Via C&L. Marc McDonald over at Beggars Can Be Choosers laments the lack of "protest music" in today's popular music landscape. I'm sure people who are far more into the music scene could bring up more specific examples than I could, but I'd have to say that McDonald presents an argument that's wrong for a couple of reasons. There argument McDonald makes is once centered on stereotypes about class and race. He compares Paris Hilton and the Dixie Chicks with Bob Dylan, these are both imperfect comparisons.
Firstly he cites Bob Dylan as a leader in the late 1960s protest music. Dylan is an interesting example, because while his lyrics can be widely interpreted as against the Vietnam War, Dylan himself (as I saw in the PBS mini-series No Direction Home) came off as rather apolitical. He wasn't into protesting and more or less blew off his co-performer and activist Joan Baez when she encouraged him to take part in war protests.
Secondly, there are two reasons why today's music isn't reflective of the war in the same way the late '60s and early '70s was. First of all, most popular singers and songwriters are largely unaffected by the war. The draft was active back in the days that McDonald talks about. Musical performers were just as much at risk as everyone else to getting drafted to fight in the war. Remember that even Elvis served a tour in Korea. Today, there are two different kinds of people serving in Iraq and Afghanistan, military contractors that are rewarded handsomely for their work, and the enlisted men and women that by and large come from lower-class, small-town America. That isn't to say these people aren't musically inclined, but when you're talking about corporate popular music, you tend to be talking about the wealthy.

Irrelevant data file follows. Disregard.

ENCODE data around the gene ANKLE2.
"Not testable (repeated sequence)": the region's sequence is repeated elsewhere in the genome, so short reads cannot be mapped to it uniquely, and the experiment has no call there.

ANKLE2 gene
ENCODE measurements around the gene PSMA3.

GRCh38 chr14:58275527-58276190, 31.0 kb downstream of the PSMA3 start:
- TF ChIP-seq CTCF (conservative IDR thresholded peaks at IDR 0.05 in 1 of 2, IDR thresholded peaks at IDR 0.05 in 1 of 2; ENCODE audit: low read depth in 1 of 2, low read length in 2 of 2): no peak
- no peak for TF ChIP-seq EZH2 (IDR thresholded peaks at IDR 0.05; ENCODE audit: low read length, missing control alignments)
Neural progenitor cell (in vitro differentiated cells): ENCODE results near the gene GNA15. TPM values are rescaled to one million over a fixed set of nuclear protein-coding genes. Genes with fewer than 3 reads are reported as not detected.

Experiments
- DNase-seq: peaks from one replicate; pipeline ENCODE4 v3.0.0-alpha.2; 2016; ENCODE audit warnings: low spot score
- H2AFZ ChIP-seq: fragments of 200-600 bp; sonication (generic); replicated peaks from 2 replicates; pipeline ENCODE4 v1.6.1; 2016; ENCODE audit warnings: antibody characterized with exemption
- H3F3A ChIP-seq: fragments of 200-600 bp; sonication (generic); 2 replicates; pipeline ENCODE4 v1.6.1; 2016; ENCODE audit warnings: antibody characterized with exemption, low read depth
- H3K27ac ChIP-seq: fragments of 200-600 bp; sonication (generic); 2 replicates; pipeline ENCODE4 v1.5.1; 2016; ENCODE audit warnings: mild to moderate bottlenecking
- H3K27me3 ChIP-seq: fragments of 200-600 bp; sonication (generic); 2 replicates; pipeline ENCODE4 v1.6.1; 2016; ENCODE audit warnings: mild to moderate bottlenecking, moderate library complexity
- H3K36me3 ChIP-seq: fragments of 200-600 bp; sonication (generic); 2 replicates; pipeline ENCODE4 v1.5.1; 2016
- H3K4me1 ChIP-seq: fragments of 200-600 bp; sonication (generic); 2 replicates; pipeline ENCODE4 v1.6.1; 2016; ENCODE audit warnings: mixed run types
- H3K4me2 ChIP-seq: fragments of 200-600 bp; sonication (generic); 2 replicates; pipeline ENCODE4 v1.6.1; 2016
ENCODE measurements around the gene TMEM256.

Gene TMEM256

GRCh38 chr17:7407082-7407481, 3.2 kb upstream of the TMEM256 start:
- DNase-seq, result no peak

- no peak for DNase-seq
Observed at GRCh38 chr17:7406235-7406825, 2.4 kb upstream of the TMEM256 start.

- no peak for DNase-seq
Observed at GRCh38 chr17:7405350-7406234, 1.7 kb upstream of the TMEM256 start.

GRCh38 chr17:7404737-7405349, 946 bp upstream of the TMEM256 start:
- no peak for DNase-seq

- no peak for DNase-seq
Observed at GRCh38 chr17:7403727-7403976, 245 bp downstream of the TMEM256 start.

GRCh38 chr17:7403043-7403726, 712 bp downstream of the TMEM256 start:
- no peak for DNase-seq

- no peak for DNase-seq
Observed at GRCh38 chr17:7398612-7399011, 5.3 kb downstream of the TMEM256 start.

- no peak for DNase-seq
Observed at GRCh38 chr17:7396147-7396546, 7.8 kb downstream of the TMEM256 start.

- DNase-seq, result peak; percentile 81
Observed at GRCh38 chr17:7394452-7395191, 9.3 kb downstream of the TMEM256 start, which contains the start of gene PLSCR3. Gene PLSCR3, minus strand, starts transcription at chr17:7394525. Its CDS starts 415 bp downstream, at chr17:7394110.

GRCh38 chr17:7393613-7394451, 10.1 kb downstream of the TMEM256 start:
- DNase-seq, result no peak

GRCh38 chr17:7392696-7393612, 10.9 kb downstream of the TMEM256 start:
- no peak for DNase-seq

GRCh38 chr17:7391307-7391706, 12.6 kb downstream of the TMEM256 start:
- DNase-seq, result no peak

But I'd argue that there is music that could be called protest music -- it just doesn't fit into the neat anti-war mold that McDonald outlines. Anyone who's seen Gunner Palace has heard some of the rhymes and heavy metal lyrics soldiers are composing that indicate exactly how fucked up the war in Iraq is. Obviously McDonald's never heard of the Hip Hop Caucus, and other black artists like M-1 who actively speak up against the war. Furthermore, some of the hip hop out there has been talking about the street wars for years. Sure, maybe when you look at the largely white, upper crust of the Billboard charts you may not see a lot of "protest music," but when you look closer, music about the war does exist.